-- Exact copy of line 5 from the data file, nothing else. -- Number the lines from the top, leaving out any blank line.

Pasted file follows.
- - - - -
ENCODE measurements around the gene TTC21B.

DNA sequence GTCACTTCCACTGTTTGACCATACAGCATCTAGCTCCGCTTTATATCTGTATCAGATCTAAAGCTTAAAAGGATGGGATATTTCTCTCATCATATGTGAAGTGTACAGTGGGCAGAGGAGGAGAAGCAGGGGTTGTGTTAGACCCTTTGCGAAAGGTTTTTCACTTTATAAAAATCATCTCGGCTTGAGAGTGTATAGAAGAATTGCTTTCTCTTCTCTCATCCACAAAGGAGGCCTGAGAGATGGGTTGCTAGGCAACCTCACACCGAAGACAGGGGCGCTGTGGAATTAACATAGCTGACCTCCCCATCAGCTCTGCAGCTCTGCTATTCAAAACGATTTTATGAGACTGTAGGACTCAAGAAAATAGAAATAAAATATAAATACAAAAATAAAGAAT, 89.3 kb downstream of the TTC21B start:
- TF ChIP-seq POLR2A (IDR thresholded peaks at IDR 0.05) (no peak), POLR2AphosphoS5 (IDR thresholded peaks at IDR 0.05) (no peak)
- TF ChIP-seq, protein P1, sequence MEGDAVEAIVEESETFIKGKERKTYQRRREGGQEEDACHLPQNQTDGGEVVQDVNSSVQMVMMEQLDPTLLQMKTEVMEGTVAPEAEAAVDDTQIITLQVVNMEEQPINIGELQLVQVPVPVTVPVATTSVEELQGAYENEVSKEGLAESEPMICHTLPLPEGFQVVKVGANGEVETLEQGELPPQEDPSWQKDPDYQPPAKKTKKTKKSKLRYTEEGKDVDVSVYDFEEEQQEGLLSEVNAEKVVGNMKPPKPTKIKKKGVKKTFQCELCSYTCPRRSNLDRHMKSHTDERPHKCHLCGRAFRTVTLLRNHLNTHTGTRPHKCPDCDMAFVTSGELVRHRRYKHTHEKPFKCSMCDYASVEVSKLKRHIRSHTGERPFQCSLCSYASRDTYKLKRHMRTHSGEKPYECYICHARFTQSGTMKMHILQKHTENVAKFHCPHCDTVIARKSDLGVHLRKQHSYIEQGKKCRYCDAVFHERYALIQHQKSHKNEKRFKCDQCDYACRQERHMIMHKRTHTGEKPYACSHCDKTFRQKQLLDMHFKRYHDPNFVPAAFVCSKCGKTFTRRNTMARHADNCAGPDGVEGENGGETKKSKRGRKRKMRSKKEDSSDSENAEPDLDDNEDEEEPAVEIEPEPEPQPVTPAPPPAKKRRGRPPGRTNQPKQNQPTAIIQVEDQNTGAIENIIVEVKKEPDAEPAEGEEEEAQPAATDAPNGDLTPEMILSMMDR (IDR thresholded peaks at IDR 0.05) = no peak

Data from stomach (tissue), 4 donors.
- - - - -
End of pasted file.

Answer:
Data from stomach (tissue), 4 donors.